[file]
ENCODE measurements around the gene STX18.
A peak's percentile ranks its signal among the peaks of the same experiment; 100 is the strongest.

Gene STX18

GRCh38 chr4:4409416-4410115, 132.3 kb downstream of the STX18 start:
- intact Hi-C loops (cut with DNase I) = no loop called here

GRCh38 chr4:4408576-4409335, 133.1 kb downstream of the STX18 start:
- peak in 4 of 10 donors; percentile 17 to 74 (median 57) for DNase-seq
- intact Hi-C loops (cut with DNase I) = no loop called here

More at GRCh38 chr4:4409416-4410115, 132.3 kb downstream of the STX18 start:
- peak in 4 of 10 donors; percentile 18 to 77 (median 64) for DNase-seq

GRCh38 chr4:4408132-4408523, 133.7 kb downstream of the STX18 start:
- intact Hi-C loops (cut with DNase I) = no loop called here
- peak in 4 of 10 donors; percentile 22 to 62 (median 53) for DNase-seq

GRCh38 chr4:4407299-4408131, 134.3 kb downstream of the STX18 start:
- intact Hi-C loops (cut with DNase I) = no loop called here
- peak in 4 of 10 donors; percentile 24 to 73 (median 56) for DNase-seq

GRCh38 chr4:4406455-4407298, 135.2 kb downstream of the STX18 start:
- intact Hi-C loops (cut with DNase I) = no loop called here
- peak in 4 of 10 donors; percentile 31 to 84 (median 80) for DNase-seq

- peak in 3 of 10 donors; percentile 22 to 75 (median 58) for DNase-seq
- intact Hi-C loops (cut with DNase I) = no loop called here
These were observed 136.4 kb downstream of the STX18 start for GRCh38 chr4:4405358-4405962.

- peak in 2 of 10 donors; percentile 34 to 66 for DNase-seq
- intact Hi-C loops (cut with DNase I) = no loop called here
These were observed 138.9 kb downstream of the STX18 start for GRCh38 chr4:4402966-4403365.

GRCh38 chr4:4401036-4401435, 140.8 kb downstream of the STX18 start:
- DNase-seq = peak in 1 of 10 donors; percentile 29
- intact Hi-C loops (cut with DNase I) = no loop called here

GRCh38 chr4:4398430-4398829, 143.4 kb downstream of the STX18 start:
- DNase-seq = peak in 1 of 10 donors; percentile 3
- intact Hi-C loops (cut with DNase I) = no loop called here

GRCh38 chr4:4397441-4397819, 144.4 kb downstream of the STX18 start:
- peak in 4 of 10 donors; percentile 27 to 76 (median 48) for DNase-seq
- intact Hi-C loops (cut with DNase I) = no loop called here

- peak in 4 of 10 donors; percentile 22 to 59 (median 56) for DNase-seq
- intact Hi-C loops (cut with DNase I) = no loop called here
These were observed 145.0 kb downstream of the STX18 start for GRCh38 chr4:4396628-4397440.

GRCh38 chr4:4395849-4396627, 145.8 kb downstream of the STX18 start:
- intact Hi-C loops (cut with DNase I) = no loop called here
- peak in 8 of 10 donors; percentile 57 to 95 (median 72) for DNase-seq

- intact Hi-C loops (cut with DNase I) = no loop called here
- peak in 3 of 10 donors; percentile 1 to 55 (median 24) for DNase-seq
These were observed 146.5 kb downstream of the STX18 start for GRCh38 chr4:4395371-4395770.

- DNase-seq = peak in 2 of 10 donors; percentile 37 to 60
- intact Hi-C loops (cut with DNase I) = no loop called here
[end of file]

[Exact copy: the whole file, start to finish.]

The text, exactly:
ENCODE measurements around the gene STX18.
A peak's percentile ranks its signal among the peaks of the same experiment; 100 is the strongest.

Gene STX18

GRCh38 chr4:4409416-4410115, 132.3 kb downstream of the STX18 start:
- intact Hi-C loops (cut with DNase I) = no loop called here

GRCh38 chr4:4408576-4409335, 133.1 kb downstream of the STX18 start:
- peak in 4 of 10 donors; percentile 17 to 74 (median 57) for DNase-seq
- intact Hi-C loops (cut with DNase I) = no loop called here

More at GRCh38 chr4:4409416-4410115, 132.3 kb downstream of the STX18 start:
- peak in 4 of 10 donors; percentile 18 to 77 (median 64) for DNase-seq

GRCh38 chr4:4408132-4408523, 133.7 kb downstream of the STX18 start:
- intact Hi-C loops (cut with DNase I) = no loop called here
- peak in 4 of 10 donors; percentile 22 to 62 (median 53) for DNase-seq

GRCh38 chr4:4407299-4408131, 134.3 kb downstream of the STX18 start:
- intact Hi-C loops (cut with DNase I) = no loop called here
- peak in 4 of 10 donors; percentile 24 to 73 (median 56) for DNase-seq

GRCh38 chr4:4406455-4407298, 135.2 kb downstream of the STX18 start:
- intact Hi-C loops (cut with DNase I) = no loop called here
- peak in 4 of 10 donors; percentile 31 to 84 (median 80) for DNase-seq

- peak in 3 of 10 donors; percentile 22 to 75 (median 58) for DNase-seq
- intact Hi-C loops (cut with DNase I) = no loop called here
These were observed 136.4 kb downstream of the STX18 start for GRCh38 chr4:4405358-4405962.

- peak in 2 of 10 donors; percentile 34 to 66 for DNase-seq
- intact Hi-C loops (cut with DNase I) = no loop called here
These were observed 138.9 kb downstream of the STX18 start for GRCh38 chr4:4402966-4403365.

GRCh38 chr4:4401036-4401435, 140.8 kb downstream of the STX18 start:
- DNase-seq = peak in 1 of 10 donors; percentile 29
- intact Hi-C loops (cut with DNase I) = no loop called here

GRCh38 chr4:4398430-4398829, 143.4 kb downstream of the STX18 start:
- DNase-seq = peak in 1 of 10 donors; percentile 3
- intact Hi-C loops (cut with DNase I) = no loop called here

GRCh38 chr4:4397441-4397819, 144.4 kb downstream of the STX18 start:
- peak in 4 of 10 donors; percentile 27 to 76 (median 48) for DNase-seq
- intact Hi-C loops (cut with DNase I) = no loop called here

- peak in 4 of 10 donors; percentile 22 to 59 (median 56) for DNase-seq
- intact Hi-C loops (cut with DNase I) = no loop called here
These were observed 145.0 kb downstream of the STX18 start for GRCh38 chr4:4396628-4397440.

GRCh38 chr4:4395849-4396627, 145.8 kb downstream of the STX18 start:
- intact Hi-C loops (cut with DNase I) = no loop called here
- peak in 8 of 10 donors; percentile 57 to 95 (median 72) for DNase-seq

- intact Hi-C loops (cut with DNase I) = no loop called here
- peak in 3 of 10 donors; percentile 1 to 55 (median 24) for DNase-seq
These were observed 146.5 kb downstream of the STX18 start for GRCh38 chr4:4395371-4395770.

- DNase-seq = peak in 2 of 10 donors; percentile 37 to 60
- intact Hi-C loops (cut with DNase I) = no loop called here